Many people see your Instagram feed and think this content came together with just a snap of a camera. Many don’t understand there is much more that goes into your blog pictures behind the scenes. Starting out blogging I didn’t truly understand that. I would just go out and snap pictures randomly and then when I looked at the images I would be disappointed at the quality. To be honest I felt my image quality played a part at not successfully getting brand partnerships. Brands expect to have a certain quality level when they are paying their dollars. If they don’t see that quality then they are likely to pass on working with you. I had to be real with myself and consider this may be part of my problem.
It is Never Too Late to Change Yourself or your Business. In summer of 2018, I started the journey of working to improve the content I produced. Let me say this is not an overnight process. It does take time to consistently create blog pictures you love. I have been guilty of blurry, dark or overexposed images. In 2020, I am not saying that I don’t still have room to grow, because I am always evolving with my content. However, I can say that I stand behind my images, as I feel they reflect the quality level I have set.
I remember the days when I used to look at others feeds and wonder how to get my feed look so pretty. I have been there so I want to help anyone in the process of still not loving the quality of their content.
Disclaimer: My feed is not one of those 1 tone cohesive feeds. While I do have a general look for bright and airy with white undertones I don’t make it my goal to have a cohesive feed. My goal is simply to love each image individually. I want to put that out there because I don’t put all my content for the week together and post based on how they will look together.
ALSO, I do not use presets. I edit all of my images individually. As does my photographer when I shoot with her. I personally have not been successful with presets. The ones I have tried I end up looking too red or orange. I am not saying don’t get them a try. This has been based on my experience. I think they can be really beneficial if you are not great with editing.
Before I could improve my images I had to strategize. Ask yourself…What do you want your “look” to be? Is it bright and airy, high contrast with dark undertones, is it colorful? These are all things you want to consider. What feeds do you love? Browse fellow instagrammers feeds and see which feeds inspire you most. For me, I love bright and airy looks, and while I don’t always accomplish that is the goal. Knowing the aesthetic you wish to have will help you with picking your photo locations, and how you edit the images. Example: If I don’t typically shoot in locations that are really colorful (like graffiti walls) or the image that has a lot of black background. I gravitate to white or neutral backgrounds.
Here are a couple images that are shot that are not my normal backgrounds but worked for the content.
Sometimes you gotta spend money to make money. This was the case for me. Previously we were shooting on a camera that wasn’t the best and I believe it played a factor in my content. Now in 2020 about 60% of my content is shot with a professional photographer. However, please note that I understand that may not be financially feasible. I will also say once I started consistently shooting with my photographer I received more brand deals.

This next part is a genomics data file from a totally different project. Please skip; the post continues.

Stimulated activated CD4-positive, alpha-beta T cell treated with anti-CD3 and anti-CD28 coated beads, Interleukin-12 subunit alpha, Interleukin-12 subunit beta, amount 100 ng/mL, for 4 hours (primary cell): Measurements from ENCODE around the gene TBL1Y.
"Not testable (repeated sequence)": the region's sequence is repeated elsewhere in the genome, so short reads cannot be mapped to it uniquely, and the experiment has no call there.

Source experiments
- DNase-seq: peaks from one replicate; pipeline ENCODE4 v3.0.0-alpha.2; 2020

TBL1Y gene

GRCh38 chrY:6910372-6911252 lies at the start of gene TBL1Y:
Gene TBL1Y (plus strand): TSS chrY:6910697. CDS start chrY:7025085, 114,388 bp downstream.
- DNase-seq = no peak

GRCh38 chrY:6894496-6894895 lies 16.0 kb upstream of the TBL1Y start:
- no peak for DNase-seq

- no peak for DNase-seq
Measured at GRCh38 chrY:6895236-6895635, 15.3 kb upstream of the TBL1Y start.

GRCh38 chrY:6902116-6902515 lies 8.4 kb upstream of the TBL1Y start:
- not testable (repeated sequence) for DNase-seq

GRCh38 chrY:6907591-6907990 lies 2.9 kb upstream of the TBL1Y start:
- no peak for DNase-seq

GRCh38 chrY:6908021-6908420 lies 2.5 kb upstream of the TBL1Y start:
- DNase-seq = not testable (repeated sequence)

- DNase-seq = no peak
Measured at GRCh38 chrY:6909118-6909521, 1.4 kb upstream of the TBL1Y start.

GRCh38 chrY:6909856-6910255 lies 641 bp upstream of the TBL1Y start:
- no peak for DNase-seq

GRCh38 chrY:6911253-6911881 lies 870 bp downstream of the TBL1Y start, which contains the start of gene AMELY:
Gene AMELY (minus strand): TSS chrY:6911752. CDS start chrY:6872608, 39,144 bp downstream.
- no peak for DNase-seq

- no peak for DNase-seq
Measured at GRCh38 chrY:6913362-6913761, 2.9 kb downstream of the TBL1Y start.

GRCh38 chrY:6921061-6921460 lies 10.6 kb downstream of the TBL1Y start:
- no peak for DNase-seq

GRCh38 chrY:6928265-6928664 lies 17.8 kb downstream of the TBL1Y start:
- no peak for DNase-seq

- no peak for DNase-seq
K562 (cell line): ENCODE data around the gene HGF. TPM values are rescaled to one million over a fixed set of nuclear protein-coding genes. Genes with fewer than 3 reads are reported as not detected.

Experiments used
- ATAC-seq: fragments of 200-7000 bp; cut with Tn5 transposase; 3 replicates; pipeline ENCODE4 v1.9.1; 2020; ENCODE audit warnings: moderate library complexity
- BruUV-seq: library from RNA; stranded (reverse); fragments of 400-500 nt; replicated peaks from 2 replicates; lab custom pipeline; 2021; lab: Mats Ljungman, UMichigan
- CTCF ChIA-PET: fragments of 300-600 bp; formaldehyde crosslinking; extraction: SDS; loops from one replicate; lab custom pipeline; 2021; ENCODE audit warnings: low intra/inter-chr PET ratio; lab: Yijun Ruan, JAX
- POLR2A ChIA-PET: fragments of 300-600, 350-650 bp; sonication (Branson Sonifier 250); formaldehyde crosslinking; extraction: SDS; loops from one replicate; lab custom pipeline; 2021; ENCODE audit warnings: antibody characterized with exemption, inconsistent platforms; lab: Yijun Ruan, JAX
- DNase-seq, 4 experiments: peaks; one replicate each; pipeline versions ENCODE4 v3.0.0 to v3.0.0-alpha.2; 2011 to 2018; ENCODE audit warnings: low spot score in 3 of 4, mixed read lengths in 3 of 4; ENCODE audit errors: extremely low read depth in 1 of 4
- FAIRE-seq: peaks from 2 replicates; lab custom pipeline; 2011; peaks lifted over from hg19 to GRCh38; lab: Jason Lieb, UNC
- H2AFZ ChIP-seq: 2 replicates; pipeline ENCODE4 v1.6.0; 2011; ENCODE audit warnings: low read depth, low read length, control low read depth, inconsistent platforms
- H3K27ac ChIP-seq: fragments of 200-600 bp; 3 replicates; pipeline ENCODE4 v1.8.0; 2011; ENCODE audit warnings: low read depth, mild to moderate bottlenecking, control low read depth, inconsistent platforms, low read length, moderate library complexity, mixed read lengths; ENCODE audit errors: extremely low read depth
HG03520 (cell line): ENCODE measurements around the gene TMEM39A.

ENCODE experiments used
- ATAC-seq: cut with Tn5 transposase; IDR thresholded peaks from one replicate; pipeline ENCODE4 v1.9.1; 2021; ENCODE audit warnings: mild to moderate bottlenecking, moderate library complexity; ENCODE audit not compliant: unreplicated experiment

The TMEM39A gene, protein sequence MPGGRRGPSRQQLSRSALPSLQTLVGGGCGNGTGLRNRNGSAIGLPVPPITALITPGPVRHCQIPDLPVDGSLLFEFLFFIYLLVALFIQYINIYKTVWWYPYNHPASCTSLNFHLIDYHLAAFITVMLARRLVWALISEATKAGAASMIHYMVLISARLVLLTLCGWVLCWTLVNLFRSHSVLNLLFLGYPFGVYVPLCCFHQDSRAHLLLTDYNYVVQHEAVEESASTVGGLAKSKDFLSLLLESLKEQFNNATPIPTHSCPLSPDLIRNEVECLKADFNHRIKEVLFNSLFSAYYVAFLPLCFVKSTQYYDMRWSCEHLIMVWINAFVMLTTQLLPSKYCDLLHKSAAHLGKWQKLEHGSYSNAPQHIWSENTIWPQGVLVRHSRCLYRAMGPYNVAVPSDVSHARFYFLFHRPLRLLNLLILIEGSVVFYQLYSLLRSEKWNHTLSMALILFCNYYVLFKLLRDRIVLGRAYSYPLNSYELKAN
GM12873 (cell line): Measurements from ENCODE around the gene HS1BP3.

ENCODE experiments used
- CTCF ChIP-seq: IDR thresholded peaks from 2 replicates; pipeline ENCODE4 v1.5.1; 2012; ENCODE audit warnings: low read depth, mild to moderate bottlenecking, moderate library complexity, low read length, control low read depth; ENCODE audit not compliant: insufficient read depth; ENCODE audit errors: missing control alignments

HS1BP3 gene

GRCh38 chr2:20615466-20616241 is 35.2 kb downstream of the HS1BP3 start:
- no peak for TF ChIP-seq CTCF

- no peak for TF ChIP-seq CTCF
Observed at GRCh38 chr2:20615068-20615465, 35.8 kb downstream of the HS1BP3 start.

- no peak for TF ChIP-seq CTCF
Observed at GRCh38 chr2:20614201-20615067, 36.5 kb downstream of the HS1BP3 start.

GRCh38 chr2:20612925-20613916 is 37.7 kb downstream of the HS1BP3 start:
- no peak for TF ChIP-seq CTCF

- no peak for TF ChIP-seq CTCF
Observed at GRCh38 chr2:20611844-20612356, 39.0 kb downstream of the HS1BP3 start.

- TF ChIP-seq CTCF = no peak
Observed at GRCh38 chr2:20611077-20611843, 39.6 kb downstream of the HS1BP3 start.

If you can afford it and you are getting some sponsored deals, I would recommend it. I shoot with my photographer biweekly, during the holidays weekly. Maybe start out shooting once a month or every other month. When picking a photographer it is important to get one that understands blog photography as that is different from family portraits. Look at their social media pages, ensure that you are hiring someone that can give you quality images. I’ve seen some fellow bloggers hire a photographer and the images turn out worse than when they were taking them. Do your research!
We invested in 2018 a Canon 6d Mark II. This was before we shot with a photographer consistently. Instantly we saw a difference in the image quality. Specifically the sharpness. It was easier to get crisp images. Previously I used to chronically produce blurry images. This camera was a bit pricey but there are other more affordable options. We also use a Canon Gx7 for all our vlogging.
If you don’t have the money to get a photographer or camera, invest in a tripod. I know some bloggers that swear by this. It will take some getting used to on posing but definitely an option when you are limited on who can shoot your pictures. I would also recommend shooting grabbing a ring light. This has been extremely helpful with shooting in our home to offset shadows. Along with our video content.
Here’s the deal…Majority of the images I shoot are just my daily life on the go or my try-ons are shot with my iPhone. I know many bloggers that ONLY shoot with iPhone. You have to do what works for you. I will say the majority of my images I shoot for brand partnerships are with a professional photographer. For me, I get a better image quality on a true camera then an iPhone. Additionally, when I am working on brand partnerships I do build in my rate photography so it does cover my photography expenses.
Shooting content can be tricky because there are so many things to consider in order to get that right shot!
I always shoot all of my images between 9am-4pm. I try to avoid shooting in the noon hour as the sun is at its highest. You don’t want to shoot as the sun is going up or down as it will cast shadows, be dark, and can create grainy images. Majority of the time when I shoot it is in the morning before the sun is out of control. It is perfect when I can shoot when it is a light overcast so we don’t have to shoot it super bright sun. Shooting in direct sunlight can over expose your images and cause you to squint in photos.